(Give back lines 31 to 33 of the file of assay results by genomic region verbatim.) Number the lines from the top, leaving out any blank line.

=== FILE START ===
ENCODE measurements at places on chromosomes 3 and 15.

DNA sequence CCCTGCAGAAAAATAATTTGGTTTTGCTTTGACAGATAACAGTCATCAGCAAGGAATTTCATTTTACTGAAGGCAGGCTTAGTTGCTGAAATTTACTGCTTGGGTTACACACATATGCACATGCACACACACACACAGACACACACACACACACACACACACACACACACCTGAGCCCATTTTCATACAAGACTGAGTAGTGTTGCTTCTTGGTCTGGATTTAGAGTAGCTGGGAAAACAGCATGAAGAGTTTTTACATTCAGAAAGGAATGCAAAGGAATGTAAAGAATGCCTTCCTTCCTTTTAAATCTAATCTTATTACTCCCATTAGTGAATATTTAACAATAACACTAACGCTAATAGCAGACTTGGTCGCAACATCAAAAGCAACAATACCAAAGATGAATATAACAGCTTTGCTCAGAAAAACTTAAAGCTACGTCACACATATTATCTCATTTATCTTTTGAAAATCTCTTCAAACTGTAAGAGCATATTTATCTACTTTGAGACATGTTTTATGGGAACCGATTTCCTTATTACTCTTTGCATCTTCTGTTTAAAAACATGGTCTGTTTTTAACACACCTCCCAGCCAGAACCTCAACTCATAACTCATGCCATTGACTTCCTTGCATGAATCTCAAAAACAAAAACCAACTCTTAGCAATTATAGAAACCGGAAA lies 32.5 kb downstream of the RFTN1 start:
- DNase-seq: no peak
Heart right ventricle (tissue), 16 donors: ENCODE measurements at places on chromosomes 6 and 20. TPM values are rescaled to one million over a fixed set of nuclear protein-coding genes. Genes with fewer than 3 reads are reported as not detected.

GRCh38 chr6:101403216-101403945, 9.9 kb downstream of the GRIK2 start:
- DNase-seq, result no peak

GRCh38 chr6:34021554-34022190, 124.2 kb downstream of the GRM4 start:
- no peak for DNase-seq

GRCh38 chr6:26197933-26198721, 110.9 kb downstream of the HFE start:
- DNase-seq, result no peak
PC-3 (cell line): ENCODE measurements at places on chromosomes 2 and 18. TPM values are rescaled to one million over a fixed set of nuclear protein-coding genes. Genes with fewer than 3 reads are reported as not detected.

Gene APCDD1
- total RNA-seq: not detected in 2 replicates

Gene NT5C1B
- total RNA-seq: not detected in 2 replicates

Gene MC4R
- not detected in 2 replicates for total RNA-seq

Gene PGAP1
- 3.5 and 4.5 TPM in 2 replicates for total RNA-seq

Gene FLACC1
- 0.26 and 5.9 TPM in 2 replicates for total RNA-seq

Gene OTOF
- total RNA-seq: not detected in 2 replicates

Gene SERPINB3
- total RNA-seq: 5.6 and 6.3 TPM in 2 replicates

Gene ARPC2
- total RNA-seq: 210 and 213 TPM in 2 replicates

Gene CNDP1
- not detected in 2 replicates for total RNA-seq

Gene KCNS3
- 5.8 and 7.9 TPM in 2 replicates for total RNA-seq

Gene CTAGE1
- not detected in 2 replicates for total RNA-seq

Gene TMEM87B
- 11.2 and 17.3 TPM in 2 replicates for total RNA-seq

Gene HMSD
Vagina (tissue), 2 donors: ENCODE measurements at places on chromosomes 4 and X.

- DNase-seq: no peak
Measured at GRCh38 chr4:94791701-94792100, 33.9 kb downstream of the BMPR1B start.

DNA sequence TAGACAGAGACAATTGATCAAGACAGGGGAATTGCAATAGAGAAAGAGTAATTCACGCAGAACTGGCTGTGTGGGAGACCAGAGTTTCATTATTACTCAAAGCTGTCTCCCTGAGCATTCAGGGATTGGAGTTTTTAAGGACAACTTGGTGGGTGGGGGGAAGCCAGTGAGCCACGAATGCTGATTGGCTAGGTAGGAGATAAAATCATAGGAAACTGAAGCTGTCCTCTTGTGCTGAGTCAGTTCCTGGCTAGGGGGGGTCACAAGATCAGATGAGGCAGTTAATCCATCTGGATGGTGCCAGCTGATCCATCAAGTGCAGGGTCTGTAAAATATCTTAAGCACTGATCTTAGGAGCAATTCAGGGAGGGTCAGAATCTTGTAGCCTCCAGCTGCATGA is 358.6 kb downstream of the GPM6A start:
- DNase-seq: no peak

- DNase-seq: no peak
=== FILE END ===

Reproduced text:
- 5.8 and 7.9 TPM in 2 replicates for total RNA-seq

Gene CTAGE1
- not detected in 2 replicates for total RNA-seq